Class warfare in the grocery aisle
June 5th, 2012
01:00 PM ET
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LZ Granderson, who writes a weekly column for, was named journalist of the year by the National Lesbian and Gay Journalists Association and is a 2011 Online Journalism Award finalist for commentary. He is a senior writer and columnist for ESPN the Magazine and Follow him on Twitter: @locs_n_laughs.

Over the past year we've heard a lot about class warfare, the "Buffett Rule" and the tax code and so on. But if you want to see a blatant form of poor vs. rich, walk into a grocery store. Here we are forced to decide between what's good for our kids and what we can afford to feed them.

The Capital’s food deserts
March 14th, 2012
05:00 PM ET
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The restaurants and grocery stores in the District of Columbia provide residents, workers and visitors with ample access to healthy, seasonal foods. As a result, it’s hard for many people to imagine the stark contrast to many of D.C.'s poorest neighborhoods, which have little or no daily access to fresh food.

According to the D.C. Department of Health, 55% of District residents are overweight or obese - including nearly half of all children. In some neighborhoods, the rate of overweight and obesity exceeds 70%. Lack of access to healthy food options in the lowest income communities has been cited as a major contributor to the crisis.

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Filed under: Food Deserts • Food Politics • News • Think • Video

Michelle Obama seeks to stamp out food deserts with the help of some grocery giants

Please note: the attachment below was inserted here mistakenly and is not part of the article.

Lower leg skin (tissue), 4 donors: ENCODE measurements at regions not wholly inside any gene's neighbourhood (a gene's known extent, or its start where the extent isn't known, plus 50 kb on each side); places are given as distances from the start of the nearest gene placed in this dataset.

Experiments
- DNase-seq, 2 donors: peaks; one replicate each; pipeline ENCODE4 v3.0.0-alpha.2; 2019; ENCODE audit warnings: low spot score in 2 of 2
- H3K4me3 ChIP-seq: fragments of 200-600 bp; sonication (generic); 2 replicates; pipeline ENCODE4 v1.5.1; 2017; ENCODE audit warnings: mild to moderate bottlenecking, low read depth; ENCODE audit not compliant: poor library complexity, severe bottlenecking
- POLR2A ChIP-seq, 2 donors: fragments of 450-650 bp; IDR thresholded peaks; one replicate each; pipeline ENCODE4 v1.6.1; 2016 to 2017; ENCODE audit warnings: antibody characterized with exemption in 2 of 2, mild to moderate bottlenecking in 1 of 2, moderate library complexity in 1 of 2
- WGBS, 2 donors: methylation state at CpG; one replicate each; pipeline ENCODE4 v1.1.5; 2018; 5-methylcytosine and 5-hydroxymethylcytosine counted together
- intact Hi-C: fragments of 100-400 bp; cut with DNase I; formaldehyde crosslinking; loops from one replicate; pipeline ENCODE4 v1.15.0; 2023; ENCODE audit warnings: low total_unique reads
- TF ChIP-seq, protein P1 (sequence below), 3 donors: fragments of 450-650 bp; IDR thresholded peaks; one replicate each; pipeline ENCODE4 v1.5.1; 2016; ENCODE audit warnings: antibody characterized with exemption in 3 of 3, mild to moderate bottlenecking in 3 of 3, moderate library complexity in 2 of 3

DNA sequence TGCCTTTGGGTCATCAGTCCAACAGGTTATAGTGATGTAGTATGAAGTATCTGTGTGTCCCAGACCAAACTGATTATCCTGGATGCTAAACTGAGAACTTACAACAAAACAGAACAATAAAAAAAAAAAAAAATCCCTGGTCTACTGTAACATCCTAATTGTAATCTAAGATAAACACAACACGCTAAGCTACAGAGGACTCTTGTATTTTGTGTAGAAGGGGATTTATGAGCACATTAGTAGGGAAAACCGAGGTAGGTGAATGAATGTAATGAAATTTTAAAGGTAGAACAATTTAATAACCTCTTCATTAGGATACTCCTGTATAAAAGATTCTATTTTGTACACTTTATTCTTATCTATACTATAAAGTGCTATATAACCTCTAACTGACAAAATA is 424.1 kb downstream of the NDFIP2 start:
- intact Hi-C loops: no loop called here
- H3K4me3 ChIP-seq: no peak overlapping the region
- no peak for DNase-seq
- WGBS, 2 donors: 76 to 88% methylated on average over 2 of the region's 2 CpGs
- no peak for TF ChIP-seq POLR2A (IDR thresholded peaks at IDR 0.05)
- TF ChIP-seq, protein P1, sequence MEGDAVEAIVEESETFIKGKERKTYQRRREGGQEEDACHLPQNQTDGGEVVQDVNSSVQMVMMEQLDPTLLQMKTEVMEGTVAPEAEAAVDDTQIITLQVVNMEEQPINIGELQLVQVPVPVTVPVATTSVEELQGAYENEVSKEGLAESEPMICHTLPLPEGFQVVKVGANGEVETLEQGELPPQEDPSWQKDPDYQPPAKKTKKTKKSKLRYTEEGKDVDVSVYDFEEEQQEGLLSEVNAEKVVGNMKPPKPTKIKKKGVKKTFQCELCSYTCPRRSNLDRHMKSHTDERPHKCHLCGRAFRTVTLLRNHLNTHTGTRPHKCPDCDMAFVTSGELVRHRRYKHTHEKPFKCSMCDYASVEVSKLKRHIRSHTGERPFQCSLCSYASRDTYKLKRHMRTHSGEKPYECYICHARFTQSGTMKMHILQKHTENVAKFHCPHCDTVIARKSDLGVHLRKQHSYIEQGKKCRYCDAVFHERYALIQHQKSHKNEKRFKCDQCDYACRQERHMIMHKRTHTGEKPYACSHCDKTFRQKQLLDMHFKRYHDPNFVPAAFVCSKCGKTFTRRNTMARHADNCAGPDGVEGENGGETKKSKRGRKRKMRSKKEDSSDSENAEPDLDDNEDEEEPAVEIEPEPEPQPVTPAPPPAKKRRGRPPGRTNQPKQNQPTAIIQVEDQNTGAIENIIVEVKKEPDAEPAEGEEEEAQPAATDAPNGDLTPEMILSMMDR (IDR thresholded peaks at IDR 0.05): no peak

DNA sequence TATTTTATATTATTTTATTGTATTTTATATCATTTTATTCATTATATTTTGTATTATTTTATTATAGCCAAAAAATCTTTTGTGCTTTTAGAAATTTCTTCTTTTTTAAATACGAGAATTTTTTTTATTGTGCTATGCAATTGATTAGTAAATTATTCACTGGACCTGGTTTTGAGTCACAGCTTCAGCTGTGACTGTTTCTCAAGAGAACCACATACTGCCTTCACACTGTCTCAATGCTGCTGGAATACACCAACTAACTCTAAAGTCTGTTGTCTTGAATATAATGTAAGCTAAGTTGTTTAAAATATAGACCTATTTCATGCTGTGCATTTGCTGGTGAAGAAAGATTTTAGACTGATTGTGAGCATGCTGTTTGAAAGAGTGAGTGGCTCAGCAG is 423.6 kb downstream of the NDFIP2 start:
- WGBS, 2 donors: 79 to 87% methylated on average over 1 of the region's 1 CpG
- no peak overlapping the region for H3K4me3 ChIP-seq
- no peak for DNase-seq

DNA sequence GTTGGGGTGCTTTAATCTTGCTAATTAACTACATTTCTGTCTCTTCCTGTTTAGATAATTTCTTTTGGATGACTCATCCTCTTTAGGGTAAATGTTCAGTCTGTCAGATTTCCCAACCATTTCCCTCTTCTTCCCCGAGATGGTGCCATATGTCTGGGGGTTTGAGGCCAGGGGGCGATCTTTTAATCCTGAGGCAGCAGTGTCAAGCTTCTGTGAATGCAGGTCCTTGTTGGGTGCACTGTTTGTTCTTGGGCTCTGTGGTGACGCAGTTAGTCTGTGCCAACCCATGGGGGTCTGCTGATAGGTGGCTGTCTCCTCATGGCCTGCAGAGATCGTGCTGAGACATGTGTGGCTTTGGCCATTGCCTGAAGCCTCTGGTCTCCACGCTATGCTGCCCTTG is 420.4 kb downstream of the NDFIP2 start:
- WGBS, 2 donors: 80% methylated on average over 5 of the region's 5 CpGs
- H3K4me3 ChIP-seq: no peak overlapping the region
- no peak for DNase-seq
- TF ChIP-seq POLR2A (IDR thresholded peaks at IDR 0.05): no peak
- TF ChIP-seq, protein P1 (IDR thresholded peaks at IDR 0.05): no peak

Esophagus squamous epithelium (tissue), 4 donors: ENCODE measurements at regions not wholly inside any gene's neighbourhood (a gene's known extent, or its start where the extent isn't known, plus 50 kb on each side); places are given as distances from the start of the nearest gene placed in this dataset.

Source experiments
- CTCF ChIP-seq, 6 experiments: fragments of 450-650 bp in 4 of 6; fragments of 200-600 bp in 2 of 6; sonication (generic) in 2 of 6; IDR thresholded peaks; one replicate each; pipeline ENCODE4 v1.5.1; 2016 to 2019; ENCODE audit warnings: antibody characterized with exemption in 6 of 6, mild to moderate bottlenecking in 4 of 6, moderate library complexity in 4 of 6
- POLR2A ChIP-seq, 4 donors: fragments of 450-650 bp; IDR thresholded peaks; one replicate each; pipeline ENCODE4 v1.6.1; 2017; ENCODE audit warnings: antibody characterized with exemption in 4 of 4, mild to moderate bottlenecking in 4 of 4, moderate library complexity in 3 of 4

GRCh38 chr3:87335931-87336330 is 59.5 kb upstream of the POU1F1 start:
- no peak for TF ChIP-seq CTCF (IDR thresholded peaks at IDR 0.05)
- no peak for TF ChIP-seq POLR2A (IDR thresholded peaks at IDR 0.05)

July 20th, 2011
04:30 PM ET
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For the 23 million Americans who live in food deserts, Michelle Obama's announcement today may be a ray of sunshine. As part of her "Let's Move" campaign, the First Lady is joining forces with leaders from major retailers, foundations and small businesses committing to provide access to healthy, affordable food to people in underserved communities.

In an address broadcast live today on the White House's website, Mrs. Obama announced that nationwide food retailers including SUPERVALU, Walgreens, Walmart and other regional retailers will open or expand over 1,500 stores in areas that need it most.

The food desert in your own backyard
May 3rd, 2011
11:45 AM ET
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America's national image may be one of waving wheat fields and overflowing platters, but the reality for many communities is much less plentiful. A new interactive map built by the United States Department of Agriculture allows users to locate the food deserts in their neighborhood and across the country, simply by typing in an address or zip code.

Here's how the USDA explains the term:

The HFFI working group defines a food desert as a low-income census tract where a substantial number or share of residents has low access to a supermarket or large grocery store:

To qualify as a “low-income community,” a census tract must have either: 1) a poverty rate of 20 percent or higher, OR 2) a median family income at or below 80 percent of the census tract's median family income;
To qualify as a “low-access community,” at least 500 people and/or at least 33 percent of the census tract's population must reside more than one mile from a supermarket or large grocery store (for rural census tracts, the distance is more than 10 miles).


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Filed under: Food Deserts • Food Politics • Hunger • Michelle Obama • News

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